Friend and author Amy Simpson, whose forthcoming book Blessed Are the Unsatisfied hits book shelves in February 2018, is also a coach and thought leader on issues related to mental health. Amy recently invited me to share some reflections in a guest post for her blog. Explore these “3 Tips for Coping With Today’s Biggest […]
I promised you more Scriptural name calling, so this morning we continue with Jesus Epithets: All the Names Jesus Gets Called in Scripture.
Today’s feature is for all of you botanists and green thumbs out there. I, unfortunately, can’t count myself in either category: with only a couple proud exceptions, just about every flower or plant I’ve tried to care for, including the mini twist bamboo plant from Ikea that once sat on my desk at work, has eventually shriveled up and died.
Thankfully, “I am the true Vine,” Jesus says, with the implication that his followers are “the branches” (John 15:1-8).
Jesus in the Gospel of John spends a lot of time telling his followers who He is, and this is one of those times. “I am the Bread of Life.” “I am The Way, The Truth and The Life.” “I am the Resurrection and the Life.”
I sometimes try to picture what it would have been like to be one of Jesus’ disciples. Somewhere along the way to the cross, with Jesus leading them there, they would have stopped next to some unsuspecting vineyard owner’s field, surveying the lines of grape vines, maybe speculating on their vintage. Then, maybe motioning his followers to come around, Jesus would have gestured to one of these vines, its long, circular tendrils going every which way, its clusters of grapes hanging so delicately, and then and there Jesus would have said, “I am the true Vine.”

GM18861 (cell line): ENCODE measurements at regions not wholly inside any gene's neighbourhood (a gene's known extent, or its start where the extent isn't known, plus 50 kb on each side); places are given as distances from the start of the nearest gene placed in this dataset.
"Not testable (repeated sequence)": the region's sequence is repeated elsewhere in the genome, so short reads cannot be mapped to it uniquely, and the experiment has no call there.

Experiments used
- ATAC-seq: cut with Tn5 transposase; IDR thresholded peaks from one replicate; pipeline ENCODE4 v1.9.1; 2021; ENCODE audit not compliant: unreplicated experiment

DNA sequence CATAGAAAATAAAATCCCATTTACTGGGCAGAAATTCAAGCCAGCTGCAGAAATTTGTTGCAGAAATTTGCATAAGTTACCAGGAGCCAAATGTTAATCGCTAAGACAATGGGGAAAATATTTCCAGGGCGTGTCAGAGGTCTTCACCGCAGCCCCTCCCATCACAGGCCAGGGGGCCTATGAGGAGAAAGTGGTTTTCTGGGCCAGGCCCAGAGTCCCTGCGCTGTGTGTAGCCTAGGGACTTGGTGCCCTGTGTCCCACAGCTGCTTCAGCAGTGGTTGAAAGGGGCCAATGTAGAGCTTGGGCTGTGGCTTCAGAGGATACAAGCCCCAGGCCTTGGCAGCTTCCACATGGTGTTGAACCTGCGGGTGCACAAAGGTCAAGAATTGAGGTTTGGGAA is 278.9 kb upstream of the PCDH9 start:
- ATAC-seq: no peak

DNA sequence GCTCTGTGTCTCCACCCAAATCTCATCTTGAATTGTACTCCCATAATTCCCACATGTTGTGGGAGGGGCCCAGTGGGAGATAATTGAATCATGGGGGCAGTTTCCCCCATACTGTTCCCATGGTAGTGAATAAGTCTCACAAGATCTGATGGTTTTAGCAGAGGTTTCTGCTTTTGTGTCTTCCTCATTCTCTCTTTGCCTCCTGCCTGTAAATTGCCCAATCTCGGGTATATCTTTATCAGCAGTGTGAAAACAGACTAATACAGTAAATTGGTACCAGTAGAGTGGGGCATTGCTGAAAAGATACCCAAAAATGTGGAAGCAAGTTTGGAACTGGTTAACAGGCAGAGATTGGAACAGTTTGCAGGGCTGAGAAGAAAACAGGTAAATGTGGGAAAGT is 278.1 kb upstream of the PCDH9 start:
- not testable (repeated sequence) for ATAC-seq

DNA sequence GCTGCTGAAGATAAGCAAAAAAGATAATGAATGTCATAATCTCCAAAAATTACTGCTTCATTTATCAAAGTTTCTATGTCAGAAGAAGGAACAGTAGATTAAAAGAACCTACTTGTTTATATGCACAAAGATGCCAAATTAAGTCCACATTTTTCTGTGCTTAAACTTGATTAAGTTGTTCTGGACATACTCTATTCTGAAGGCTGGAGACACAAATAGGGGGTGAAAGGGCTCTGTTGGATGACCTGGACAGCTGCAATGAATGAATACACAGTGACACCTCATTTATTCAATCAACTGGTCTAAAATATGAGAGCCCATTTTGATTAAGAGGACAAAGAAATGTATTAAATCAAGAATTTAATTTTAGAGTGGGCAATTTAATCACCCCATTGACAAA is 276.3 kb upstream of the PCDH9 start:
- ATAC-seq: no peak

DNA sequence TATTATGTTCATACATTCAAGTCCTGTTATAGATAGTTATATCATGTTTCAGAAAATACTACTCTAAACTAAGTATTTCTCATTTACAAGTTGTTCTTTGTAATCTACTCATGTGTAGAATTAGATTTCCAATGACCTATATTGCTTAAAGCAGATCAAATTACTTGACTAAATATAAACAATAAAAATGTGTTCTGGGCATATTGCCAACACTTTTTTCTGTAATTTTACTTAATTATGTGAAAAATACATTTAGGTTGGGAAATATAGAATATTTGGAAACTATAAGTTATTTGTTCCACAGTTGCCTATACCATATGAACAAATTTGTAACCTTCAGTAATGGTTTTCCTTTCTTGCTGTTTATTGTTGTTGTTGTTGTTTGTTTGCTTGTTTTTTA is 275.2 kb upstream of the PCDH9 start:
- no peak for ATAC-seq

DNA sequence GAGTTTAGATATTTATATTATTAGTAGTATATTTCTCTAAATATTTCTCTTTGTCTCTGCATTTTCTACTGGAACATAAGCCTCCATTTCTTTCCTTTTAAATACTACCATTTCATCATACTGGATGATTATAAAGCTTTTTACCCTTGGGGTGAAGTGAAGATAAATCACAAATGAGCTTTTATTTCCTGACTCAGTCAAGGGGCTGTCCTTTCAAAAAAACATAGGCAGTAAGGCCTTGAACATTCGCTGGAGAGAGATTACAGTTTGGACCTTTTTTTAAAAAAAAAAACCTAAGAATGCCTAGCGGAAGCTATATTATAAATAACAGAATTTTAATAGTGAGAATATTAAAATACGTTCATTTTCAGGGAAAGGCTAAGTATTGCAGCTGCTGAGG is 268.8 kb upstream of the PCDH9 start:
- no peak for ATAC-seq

It is possible that in those moments Jesus’ words may have at once resounded with familiar cadences of the “I AM” statements of ancient Israel’s God; it’s possible that the imagery of the vine, a familiar metaphor from Hebrew Scripture used to describe God’s chosen people, Israel, would have evoked an immediate framework for understanding Jesus’ meaning here. It’s also possible that even so, or maybe precisely because of these associations, this declaration would have sounded strange, bold, and even offensively arrogant.
“I am the true Vine,” Jesus says. In other words, “where Israel failed, where Israel proved untrustworthy, I am the totally reliable Son of God.” So, “remain in me, and I will remain in you! (John 15:4).”
This invitation is the kind that only God can make, and it is a hard one to accept. In just a short time, the Vine will be not just pruned but cut down, and the branches will come undone and scattered. God Himself will appear to have failed on a cross at Golgotha, and God’s promise of a kingdom where wholeness, healing and peace (shalom ) reign, a sick, elaborate hoax.
But the pain and travail of that death poured out on a cross will mysteriously precede the flowering of new life and the fulfillment of this promise that God really is true- that God is both true for us and in us.
And, the fulfillment of this promise means that all our other attachments in this world, as good or praiseworthy as they might be in themselves, are not themselves trustworthy enough to merit our abiding faith. Only God Himself is.
Your children or marriage.
Your good causes.
Even your church.
These things, good as they might be, will let you down. They’ll fail you. Only Jesus, as the one, true Vine, warrants our all; only Jesus deserves our abiding faith. Maybe this is how the apostle Paul can declare his resolve “to know nothing…except Jesus Christ and him crucified” (1 Corinthians 2:2)– not, Christ crucified and the church, not Christ crucified and American consumerism. Christ crucified, only.
Jesus wants us to know that union with Christ will not be an escape route from suffering, but the way our sufferings can be transformed into the stuff of God’s pruning; and, the Gardener of our souls, we can be assured, is the consummate Green Thumb.